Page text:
Lemon balm is fairly pest and disease-resistant. Like most widespread herbs, over-watering and waterlogged conditions can cause fungal problems, but generally that is only when paired with pest damage, or damage from dirty tools during harvests.

Lemon balm is a natural pest deterrent, making it a valuable asset in the garden (and one you can simply rub on yourself to deter midges. However, aphids and some species of spider mites love it, particularly in healthy but well-drained conditions.

There’s not much you can do about it, other than blasting them off with a hose. Watering well once a week will reduce spider mite numbers (they breed in dry soil).

Mint rust affects lemon balm in the same way as it affects mint. If you notice brown patches and soggy foliage on any plant in the mint family, cut it off, burn it, or throw it in the trash. It’s a fungal infection and can harm any plant in that family, causing leaf drop, and the death of entire plants.

Thankfully it’s quite simple to control, but it is common because it is promoted by regular cutting, which is unavoidable on these fragrant herbs that need deadheading and are regularly harvested. 

Lemon Balm Frequently Asked Questions

Lemon balm in a pot

What is lemon balm good for?

Lemon balm is a good herbal remedy for sleep disturbance and restlessness. Its scent alone can help with calm nights, and reduce stress-related anxiety. Like mint, lemon balm is also good as a tea, offering relief from indigestion.

Is it ok to take lemon balm every day?

Like everything in life, lemon balm is best in moderation, but it is safe to take lemon balm every day. A lemon balm tea is a safe herbal drink whose only reported side effect is a slightly increased appetite when taken too often.

Can you eat lemon balm leaves raw?

It is completely safe to eat lemon balm leaves raw. Finely chopped lemon balm leaves can be added to salads to add texture and freshness, and small young leaves can be sprinkled whole onto ice creams and desserts as a deliciously zingy garnish.

When is the best time to drink lemon balm tea?

One cup of lemon balm tea about half an hour before bed will aid relaxation and help to reduce signs of anxiety. Drinking lemon balm tea during the day is great to ease general stresses, but also just because it tastes good, and I’d quite happily drink it for that reason alone.

Is lemon balm frost hardy?

Lemon balm will die back over winter and regrow each spring. They are hardy even through deep frosts, so are safe to grow in any part of Australia as a low-maintenance, outdoor herb.

What should you not grow with lemon balm?

Annual plants will nearly always be outcompeted with lemon balm, so it's best not to grow things like basil, cosmos, or anything that you need to start from seed alongside lemon balm.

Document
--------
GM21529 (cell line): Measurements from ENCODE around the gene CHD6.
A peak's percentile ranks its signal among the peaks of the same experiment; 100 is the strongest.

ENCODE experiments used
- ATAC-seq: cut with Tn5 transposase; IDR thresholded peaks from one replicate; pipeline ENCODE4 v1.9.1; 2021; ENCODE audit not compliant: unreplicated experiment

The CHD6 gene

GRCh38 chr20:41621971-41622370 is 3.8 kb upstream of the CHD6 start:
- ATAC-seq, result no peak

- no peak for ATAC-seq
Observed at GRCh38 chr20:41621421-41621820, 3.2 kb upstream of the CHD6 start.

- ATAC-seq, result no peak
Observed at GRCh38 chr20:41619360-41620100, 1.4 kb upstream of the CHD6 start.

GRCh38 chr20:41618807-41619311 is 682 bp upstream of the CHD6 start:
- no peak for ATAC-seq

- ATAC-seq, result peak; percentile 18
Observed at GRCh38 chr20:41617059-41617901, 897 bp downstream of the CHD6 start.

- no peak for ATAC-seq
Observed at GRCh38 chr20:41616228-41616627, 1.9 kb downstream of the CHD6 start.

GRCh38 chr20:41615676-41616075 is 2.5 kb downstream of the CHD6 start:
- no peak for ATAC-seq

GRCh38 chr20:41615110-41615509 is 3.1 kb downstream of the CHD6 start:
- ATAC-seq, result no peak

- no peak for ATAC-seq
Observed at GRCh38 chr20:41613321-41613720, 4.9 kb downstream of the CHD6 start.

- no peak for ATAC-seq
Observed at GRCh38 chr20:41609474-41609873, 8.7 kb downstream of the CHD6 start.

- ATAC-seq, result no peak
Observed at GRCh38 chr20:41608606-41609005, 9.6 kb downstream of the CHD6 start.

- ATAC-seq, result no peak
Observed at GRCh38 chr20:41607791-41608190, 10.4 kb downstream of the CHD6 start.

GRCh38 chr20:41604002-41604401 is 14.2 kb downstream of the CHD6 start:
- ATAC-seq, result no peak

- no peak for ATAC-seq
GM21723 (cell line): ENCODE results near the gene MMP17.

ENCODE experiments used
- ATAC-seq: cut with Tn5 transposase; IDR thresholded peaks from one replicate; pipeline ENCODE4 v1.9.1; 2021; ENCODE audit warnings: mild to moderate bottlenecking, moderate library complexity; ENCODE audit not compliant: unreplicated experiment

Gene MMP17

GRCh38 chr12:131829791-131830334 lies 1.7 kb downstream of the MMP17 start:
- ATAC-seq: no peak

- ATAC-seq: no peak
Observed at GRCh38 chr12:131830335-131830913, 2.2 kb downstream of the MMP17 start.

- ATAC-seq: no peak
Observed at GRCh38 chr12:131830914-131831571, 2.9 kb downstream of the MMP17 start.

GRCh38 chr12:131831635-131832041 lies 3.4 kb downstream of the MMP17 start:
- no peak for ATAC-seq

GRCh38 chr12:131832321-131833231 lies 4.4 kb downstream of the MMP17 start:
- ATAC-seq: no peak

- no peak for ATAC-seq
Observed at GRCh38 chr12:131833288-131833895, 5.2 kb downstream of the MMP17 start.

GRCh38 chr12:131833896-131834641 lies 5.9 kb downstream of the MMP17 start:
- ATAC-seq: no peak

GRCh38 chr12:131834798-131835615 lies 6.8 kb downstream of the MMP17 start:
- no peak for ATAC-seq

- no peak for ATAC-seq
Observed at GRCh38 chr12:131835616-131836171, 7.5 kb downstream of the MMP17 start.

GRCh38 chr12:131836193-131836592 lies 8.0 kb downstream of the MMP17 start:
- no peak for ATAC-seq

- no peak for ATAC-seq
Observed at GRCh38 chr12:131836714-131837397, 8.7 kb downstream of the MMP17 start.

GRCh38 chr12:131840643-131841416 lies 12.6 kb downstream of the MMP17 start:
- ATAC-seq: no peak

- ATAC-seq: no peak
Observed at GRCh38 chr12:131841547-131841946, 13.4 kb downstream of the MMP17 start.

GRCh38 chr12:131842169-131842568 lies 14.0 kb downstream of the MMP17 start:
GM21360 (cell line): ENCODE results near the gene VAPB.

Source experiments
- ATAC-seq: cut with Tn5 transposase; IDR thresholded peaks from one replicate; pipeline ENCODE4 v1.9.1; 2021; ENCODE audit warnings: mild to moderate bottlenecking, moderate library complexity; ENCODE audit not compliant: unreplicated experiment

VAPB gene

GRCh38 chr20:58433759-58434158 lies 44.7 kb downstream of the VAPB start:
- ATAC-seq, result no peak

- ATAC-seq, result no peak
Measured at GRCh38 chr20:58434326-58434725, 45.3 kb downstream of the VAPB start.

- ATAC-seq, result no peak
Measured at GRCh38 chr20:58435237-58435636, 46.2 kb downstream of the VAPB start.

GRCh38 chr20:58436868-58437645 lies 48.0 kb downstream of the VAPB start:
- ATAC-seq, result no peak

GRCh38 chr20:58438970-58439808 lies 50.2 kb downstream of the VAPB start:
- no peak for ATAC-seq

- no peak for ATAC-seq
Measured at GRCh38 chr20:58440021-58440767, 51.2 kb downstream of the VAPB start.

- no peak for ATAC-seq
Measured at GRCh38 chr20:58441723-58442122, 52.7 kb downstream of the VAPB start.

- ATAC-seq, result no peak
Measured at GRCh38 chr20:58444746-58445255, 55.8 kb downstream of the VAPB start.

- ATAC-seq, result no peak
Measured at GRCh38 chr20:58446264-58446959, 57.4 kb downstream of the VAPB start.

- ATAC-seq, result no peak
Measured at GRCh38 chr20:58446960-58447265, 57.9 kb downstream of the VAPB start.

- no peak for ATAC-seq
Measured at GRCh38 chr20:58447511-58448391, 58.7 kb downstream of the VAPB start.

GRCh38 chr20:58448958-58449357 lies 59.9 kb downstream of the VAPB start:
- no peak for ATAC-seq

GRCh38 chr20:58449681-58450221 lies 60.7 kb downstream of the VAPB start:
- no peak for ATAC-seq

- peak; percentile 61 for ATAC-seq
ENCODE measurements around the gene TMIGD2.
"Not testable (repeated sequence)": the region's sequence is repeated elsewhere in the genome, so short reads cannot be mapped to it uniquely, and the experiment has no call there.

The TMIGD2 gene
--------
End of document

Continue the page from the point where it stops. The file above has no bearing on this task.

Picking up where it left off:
Is lemon balm safe for dogs?

Lemon balm is safe for dogs and cats, and they generally hate the flavour. Any citrus-scented plants are useful for gardens for that reason – they are very, very, rarely damaged by pets.

Is lemon balm a mosquito repellent?

Lemon balm is a useful mosquito repellent, similar to lemongrass, though I find lemon grass to be more effective. Planting lemon balm around the garden will add a layer of defence against mosquitoes, and offers a readily available natural repellent you can rub directly onto your skin.

Wrapping Up Our Lemon Balm Guide

There are definitely downsides to growing lemon balm, all of which stem from its incredible ability to self-propagate. However, I firmly believe that it’s worth growing in spite of them. Lemon balm offers traditional herbal remedies, pest protection, and a gorgeous scent, and I’ve yet to find a garden that hasn’t been improved by its addition.

While it can be intrusive, it’s not strictly invasive, and minimal; annual maintenance will keep any lemon balm in check. Just follow this guide and you’ll be able to grow (and control) your lemon balm with ease.

Last Updated on February 25, 2024

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About the author 

Maisie Blevins

In 2021, Aussie Green Thumb warmly welcomed me into their team and I couldn't be happier.

I am Maisie Blevins and I live in the North East of NSW and have learned over the years how to adapt my love of gardening to the surrounding environment, be it perfect weather, drought or floods.

I provide our audience with constant inspiration with the plants I grow and the gardening information I provide at Aussie Green Thumb.